Nearly every winter, I try one or two new puffy jackets. These down-filled warmth layers form an integral part of my kit. They’re what I wear on cold summits — or at chilly trailheads before I stim my metabolism with the climbing. They’re also my street wear for chilly European mid-winter wanders — or when we sometimes find ourselves in Canadian latitudes.
The trend lately has been thinner puffs with the “horizontal rib” “caterpillar” look created by constructing narrower down tubes. I don’t know who began that — it is ridiculous — resulting in thinner and colder jackets simply because the narrow tubes can not loft as thick as wider tubes, as well as every additional sewn-through seam being a cold spot. In all my testing over the years of sewn-through down jackets I never experienced the need for more tubes. Clothing companies will I hope move away from this, back to to wider tubes and fewer seams, or perhaps they’ll even figure out a way to build baffled (not sewn-through) jackets that are not too pricy.
(Some of the “caterpillar” jackets out there have even more tubes than these do! The extreme versions are clearly an impractical fashion piece, as a thick fleece would be just as warm, probably one third the price, and ten times more moisture resilient.)
Rant over. Dewline and Skyline are colder than previous Mountain Equipment puffies I’ve owned, but they still worked if I made sure to carry a robust mid-layer. Good enough for a review — though next season I’ll probably add a few grams and again carry a warmer puffy.
Skyline and Dewline are virtually the same design. Difference: Skyline is shelled with water resistant fabric and does not use water resistant down, while Dewline does _not_ have a water resistant shell but instead uses water-resistant down (my preference). Both jackets use what they call 700 fill down, though in my opinion the WR down lofts slightly less. The Skyline is definitely warmer — if dry and allowed to loft. But after wadding either jacket into my backpack after a dusting of snow, they were virtually identical in warmth. More, at times the Dewline was clearly at an advantage due to moisture retention.
Indeed, I remain unconvinced that down can be made any more reliable by covering it with various water resistant or waterproof-breathable fabrics. Down is incredibly sensitive to moisture. The only real solution is either WR down, or synthetic. Either used with lightweight shell fabric, that’s the magic formula in my opinion.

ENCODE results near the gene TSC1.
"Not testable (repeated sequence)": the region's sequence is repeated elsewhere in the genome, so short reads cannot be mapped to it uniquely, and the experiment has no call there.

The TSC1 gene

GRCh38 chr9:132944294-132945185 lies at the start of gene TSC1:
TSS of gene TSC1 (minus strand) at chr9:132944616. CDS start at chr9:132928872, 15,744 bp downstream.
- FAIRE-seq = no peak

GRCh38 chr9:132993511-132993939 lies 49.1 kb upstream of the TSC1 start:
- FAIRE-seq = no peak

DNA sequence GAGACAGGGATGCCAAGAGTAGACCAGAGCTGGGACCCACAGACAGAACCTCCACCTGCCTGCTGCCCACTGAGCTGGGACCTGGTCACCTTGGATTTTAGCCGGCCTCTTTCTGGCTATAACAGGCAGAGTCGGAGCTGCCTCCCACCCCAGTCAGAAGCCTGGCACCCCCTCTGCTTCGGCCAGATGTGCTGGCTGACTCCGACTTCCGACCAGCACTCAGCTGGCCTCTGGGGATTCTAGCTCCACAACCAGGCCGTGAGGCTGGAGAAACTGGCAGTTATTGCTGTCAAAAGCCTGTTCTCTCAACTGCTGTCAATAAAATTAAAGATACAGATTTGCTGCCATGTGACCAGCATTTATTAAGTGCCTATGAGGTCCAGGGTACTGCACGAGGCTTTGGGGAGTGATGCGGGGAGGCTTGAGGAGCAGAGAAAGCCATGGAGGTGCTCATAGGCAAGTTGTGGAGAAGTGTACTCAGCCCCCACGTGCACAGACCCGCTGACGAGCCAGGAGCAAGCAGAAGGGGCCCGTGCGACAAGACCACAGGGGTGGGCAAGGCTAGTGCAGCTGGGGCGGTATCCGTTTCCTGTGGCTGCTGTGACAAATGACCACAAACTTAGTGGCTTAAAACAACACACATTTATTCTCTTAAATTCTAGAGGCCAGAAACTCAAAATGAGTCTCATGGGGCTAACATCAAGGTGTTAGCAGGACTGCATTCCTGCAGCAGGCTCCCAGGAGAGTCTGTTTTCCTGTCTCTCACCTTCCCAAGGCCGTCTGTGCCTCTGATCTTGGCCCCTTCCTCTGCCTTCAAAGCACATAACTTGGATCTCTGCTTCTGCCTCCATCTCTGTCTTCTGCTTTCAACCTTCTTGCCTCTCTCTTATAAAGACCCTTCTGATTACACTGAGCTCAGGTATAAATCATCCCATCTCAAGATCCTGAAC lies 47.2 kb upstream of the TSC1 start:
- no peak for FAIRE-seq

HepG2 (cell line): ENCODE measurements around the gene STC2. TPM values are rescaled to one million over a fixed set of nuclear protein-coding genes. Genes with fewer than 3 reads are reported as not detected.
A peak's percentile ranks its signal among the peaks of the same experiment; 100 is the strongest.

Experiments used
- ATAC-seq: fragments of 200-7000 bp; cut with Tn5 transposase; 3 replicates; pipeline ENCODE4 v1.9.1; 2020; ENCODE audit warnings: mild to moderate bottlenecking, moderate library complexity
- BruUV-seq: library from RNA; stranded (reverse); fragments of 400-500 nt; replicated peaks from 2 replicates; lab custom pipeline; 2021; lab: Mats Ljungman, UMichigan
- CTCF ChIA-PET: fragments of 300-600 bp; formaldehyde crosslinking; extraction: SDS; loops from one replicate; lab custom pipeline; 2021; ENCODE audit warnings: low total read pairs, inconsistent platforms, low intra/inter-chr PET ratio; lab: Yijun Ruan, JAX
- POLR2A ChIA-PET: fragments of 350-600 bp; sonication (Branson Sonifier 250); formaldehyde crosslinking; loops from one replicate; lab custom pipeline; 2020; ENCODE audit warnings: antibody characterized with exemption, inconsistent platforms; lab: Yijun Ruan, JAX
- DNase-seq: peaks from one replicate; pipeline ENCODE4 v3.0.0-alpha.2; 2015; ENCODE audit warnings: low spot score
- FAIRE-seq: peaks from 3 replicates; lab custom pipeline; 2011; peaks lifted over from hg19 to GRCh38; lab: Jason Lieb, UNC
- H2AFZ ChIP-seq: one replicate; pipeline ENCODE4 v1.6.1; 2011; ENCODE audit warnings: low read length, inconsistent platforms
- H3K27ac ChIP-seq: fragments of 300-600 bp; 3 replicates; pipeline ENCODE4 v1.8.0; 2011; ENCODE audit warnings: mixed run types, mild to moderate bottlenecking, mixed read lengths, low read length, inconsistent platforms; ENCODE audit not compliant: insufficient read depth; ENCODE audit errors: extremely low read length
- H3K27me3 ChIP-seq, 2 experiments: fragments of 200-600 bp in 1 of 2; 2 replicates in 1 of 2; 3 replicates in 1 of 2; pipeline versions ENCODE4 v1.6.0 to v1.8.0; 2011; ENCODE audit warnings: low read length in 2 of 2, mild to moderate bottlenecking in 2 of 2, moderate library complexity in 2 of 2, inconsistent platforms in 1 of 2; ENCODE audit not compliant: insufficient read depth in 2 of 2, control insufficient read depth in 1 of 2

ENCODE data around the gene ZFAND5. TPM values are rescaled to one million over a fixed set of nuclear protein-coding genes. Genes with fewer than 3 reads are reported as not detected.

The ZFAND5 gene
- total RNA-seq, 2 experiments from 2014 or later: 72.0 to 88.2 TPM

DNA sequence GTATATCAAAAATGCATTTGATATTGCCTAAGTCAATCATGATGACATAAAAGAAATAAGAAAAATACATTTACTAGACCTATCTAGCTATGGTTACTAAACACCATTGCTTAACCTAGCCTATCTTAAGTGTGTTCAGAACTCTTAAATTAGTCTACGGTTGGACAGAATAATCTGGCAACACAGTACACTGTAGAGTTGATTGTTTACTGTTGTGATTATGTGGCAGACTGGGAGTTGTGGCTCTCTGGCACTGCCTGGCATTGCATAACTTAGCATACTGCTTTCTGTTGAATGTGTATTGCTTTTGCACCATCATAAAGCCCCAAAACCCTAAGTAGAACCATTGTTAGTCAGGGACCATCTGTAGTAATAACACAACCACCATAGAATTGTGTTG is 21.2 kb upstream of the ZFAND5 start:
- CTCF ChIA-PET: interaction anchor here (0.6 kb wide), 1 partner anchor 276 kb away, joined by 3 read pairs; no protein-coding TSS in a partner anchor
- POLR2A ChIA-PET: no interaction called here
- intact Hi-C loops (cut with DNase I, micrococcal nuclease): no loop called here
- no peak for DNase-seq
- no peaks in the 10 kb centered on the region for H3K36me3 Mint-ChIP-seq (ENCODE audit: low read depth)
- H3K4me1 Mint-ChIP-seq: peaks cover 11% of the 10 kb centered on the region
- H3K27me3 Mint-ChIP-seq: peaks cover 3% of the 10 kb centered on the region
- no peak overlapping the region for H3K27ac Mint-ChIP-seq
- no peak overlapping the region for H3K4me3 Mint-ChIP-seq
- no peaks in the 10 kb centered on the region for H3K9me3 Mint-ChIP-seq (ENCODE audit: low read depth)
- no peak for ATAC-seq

Both jackets are cut at what I consider to be the perfect length, well over the belt in the front and dropping a bit lower than that at the rear. The hoods will fit over a helmet, but I’d not call them “helmet compatible.” Best feature is the commodious inside breast pocket that’s large enough to easily stuff the jacket in.
Back to basics, these are indeed lightweight puff jackets. They’re simple, which I like. No wrist Velcro catching on stuff, no fancy hood trim, basic hem drawstring, three pockets. Skyline total weight 460 grams — Dewline total weight 442 grams.
Conclusion: Nice looking puffies at a good price. They’re well well made. AS with all “caterpillar” look jackets boasting smaller down tubes, they’re not particularly warm. Thus, as activewear or springtime insulation the Skyline and Dewline are fine, but if you you’re needing a “real” puff jacket for summit lounging or chilly lunch stops, look at other Mountain Equipment jackets (see below).
Or shop for the Mountain Equipment Vega, an offering with wider tubes, more fill, and more loft. Total weight 621 grams. This is closer to our ideal puff jacket, but I’d prefer it in the same super-lightweight “Helium” fabric used for the Dewline and Skyline.
WildSnow.com publisher emeritus and founder Lou (Louis Dawson) has a 50+ years career in climbing, backcountry skiing and ski mountaineering. He was the first person in history to ski down all 54 Colorado 14,000-foot peaks, has authored numerous books about about backcountry skiing, and has skied from the summit of Denali in Alaska, North America’s highest mountain.